Mark Chewter of Plug In Solar explains why solar energy remains a great investment, and how a solar PV system can be used to help you meet Building Regulations, while saving money on your self-build home’s future bills
With an average of 4,000 solar panels being installed in the UK each month, and in an era of increased environmental awareness, it’s clear to see why solar energy is such a popular option for self-builders.
Solar energy, often termed ‘Solar PV,’ is an easy-to-install, cost-effective, clean source of energy, making it particularly suitable for those building their own homes. Solar PV is also a great investment as most installations have an average return on investment (ROI) period of between 6-10 years.
As the summer approaches, many self-builders will be turning their attention to solar energy as a way to help power their new homes, and reduce their carbon footprint.
CAN I INSTALL MY OWN SOLAR PV KIT?
Out-of-the-box solar PV kits can be delivered directly to site, and include everything required to complete a solar PV installation using on-site roofers and electricians.
Without the need for a specialised installation team, an off-the-shelf solar PV kit can typically be installed, and signed off, in under two days. This reduction of on-site labour results in simplified project management, increased construction speed and ultimately reduced build costs.
As with any other building materials, it’s paramount that self-builders only source solar PV equipment from reputable suppliers. Each piece of equipment must have the necessary MCS and G98 certifications to ensure all necessary legislative and regulatory requirements are met.
Moreover, it is compulsory that all work complies with the latest edition of the roofing and electrical regulations and the appropriate certificates are issued by the relevant contractors in order to meet Part L of the Building Regulations.
DO I NEED PLANNING PERMISSION FOR SOLAR PANELS?
In England, Wales and Scotland, the large majority of domestic solar panel installations will not need planning permission, as they fall under permitted development.
There are, however, restrictions for certain types of domestic solar installations, such as those mounted on the ground or on a flat roof, as well as constraints on installations over 4kW. In these instances, planning permission must be granted prior to an installation. Furthermore, if a self-build is to be situated in a national park, conservation area, World Heritage Site, or Area of Outstanding Natural Beauty (AONB) specific planning permission guidelines will need to be followed.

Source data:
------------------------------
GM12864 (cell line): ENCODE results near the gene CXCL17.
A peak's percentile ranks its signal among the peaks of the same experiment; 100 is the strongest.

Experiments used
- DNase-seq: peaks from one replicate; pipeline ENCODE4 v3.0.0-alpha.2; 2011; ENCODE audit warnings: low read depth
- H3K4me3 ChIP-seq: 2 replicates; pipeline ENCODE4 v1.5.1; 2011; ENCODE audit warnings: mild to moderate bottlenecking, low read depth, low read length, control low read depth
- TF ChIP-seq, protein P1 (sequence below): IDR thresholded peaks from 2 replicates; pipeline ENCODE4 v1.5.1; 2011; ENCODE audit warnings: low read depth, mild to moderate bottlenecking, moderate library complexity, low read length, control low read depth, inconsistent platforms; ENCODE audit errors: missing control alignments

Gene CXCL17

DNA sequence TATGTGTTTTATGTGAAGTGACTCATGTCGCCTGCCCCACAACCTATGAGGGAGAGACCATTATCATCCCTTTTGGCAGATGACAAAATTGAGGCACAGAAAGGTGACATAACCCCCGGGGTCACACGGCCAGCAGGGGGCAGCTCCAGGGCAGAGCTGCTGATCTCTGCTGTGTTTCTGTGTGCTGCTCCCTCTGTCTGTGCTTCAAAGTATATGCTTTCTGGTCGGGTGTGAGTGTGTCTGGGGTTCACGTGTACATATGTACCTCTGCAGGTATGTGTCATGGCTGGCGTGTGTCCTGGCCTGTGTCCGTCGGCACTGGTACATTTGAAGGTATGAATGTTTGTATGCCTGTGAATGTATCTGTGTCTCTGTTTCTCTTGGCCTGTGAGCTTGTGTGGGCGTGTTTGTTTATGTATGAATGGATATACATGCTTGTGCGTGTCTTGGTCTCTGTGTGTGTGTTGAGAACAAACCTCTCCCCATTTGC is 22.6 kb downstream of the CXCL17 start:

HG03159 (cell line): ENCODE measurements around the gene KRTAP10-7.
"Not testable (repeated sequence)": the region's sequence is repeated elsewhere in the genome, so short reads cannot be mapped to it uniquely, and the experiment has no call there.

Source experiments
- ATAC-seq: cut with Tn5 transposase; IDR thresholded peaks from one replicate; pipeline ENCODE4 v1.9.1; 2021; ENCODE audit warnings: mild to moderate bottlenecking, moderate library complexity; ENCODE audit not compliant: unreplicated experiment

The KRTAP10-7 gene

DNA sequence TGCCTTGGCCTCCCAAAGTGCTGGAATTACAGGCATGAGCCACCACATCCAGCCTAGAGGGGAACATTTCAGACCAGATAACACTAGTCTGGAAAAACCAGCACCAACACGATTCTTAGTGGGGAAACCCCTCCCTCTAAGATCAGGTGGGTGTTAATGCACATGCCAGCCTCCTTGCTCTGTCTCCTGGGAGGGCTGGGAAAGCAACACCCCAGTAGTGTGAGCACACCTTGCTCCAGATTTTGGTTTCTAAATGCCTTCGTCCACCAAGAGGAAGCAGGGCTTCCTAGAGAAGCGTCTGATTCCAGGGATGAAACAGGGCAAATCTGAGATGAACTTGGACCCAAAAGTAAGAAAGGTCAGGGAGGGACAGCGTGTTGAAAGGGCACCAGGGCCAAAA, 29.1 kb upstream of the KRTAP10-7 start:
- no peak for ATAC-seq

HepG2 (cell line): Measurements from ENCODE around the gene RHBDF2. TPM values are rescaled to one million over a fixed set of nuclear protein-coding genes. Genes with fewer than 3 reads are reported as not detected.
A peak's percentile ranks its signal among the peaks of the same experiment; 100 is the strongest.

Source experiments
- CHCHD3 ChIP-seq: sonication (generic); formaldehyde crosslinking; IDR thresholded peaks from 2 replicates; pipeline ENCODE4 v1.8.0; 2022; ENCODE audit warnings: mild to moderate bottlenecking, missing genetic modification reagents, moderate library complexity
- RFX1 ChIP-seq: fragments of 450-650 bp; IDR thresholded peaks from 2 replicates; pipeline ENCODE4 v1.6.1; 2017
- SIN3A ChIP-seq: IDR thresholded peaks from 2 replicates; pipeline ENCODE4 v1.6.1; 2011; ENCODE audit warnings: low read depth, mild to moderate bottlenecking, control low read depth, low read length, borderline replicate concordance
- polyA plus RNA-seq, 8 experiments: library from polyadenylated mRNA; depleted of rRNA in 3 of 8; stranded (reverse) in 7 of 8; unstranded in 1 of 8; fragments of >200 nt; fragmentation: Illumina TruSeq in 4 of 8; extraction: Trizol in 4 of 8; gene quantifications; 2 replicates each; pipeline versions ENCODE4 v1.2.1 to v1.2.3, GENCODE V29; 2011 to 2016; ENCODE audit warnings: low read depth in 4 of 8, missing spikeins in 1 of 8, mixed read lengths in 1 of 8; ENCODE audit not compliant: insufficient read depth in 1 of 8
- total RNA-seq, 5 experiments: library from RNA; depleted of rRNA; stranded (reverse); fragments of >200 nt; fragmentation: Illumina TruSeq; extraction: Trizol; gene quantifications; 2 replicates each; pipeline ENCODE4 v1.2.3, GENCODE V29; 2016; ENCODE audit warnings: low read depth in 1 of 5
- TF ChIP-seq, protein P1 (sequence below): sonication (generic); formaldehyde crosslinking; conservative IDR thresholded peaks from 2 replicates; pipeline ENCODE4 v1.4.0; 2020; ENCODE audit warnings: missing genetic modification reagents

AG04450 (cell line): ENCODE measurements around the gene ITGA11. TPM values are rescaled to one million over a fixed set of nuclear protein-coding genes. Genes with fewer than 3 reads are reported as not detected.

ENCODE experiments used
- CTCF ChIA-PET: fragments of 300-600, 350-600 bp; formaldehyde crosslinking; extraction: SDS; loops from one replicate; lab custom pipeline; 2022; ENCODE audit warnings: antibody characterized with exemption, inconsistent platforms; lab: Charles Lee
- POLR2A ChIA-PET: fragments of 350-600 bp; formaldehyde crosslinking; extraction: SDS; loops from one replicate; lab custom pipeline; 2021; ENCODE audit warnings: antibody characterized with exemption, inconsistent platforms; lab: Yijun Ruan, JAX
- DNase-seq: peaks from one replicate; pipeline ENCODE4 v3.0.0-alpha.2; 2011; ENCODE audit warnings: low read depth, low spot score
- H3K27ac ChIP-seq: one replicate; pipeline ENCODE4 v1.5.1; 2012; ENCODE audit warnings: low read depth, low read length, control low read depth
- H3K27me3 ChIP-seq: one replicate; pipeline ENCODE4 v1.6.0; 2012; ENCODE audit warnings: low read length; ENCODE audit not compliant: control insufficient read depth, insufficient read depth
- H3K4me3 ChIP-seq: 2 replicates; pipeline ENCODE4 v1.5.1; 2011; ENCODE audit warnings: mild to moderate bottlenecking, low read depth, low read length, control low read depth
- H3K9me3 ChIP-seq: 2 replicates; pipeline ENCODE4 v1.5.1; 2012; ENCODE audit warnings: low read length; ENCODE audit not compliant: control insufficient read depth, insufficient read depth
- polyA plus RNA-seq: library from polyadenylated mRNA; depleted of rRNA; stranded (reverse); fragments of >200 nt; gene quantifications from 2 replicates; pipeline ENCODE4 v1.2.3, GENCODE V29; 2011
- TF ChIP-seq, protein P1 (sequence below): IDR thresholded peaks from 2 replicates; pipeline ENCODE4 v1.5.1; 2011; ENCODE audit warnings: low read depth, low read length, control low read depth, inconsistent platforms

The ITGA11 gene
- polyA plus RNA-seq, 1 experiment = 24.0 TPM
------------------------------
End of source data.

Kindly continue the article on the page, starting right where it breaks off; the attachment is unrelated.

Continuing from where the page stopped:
If you are in any doubt, contacting the planning department of your local authority or visiting the online planning portal is advised.
HOW MANY SOLAR PANELS WILL I NEED TO INSTALL?
There are four key areas to consider when choosing the correct size solar PV installation for your self-build:
HOW MUCH ELECTRICITY WILL BE USED
Each self-build home will require a specific amount of electricity to power all the appliances in the property each year. The latest OFGEM figures show that an average UK household uses 3,731kWh of electricity per annum. Based on the latest solar performance estimates from the National Renewable Energy Laboratory, a 2.25kW solar PV kit would generate enough electricity to cover 50 per cent of the average UK consumption each year.
THE SIZE OF THE AREA WHERE THE PANELS WILL BE INSTALLED
Solar panels can be installed on tile or slate pitched roofs, flat roofs, metal or wooden roofs, and on the ground. The number of panels a self-builder can install may be limited by the available area, but with well thought-out design, it is generally possible to achieve an effective solution. Generally, installing the solar panels on a south facing elevation at a 35-degree angle will result in optimal performance.
Ultimately, budget will dictate the size of the solar PV kit that can be installed. A lower budget will require a compromise on the number of panels that can be installed, resulting in less energy being generated. However, it is still possible to realise significant energy savings with small solar installations, if designed correctly.
Ideally, if the budget is favourable, it is worth increasing the number of solar panels. This will maximise the amount of solar energy generated, resulting in bigger financial savings and a faster ROI time. Some solar PV kits are modular in nature, making it possible to buy the kits incrementally, helping to spread the purchase cost across a few months/years.
PART L BUILDING REGULATIONS AND SAP CALCULATIONS
All self-builds have to meet Part L of the Building Regulations (‘Conservation of Fuel and Power’), part of which is passing the Standard Assessment Procedure (SAP) calculations. Along with equipment such as energy efficient windows, solar PV is a cost-effective method of meeting these requirements. As factors will differ from build to build, opening a dialogue with your SAP assessor regarding the use of solar PV is recommended at an early stage of the build process.
CAN I ADD BATTERY STORAGE?
The pairing of solar PV and battery storage is becoming more common practice in self-builds, and if implemented correctly, electricity bills can be reduced further using this method. Battery systems work by storing surplus electricity from the solar PV system, and allowing it to be used at a later time rather than exporting it back to the National Grid.
For homeowners who will not be at home during peak sunlight hours, battery storage can be worthwhile if specified and executed properly. However, at present battery storage technology is expensive, and when coupled with the fact a battery storage system may need to be replaced 5-15 years after installation (depending on the technology), doing a cost/benefit analysis is imperative before embarking on this approach.
Mark Chewter is managing director of Plug In Solar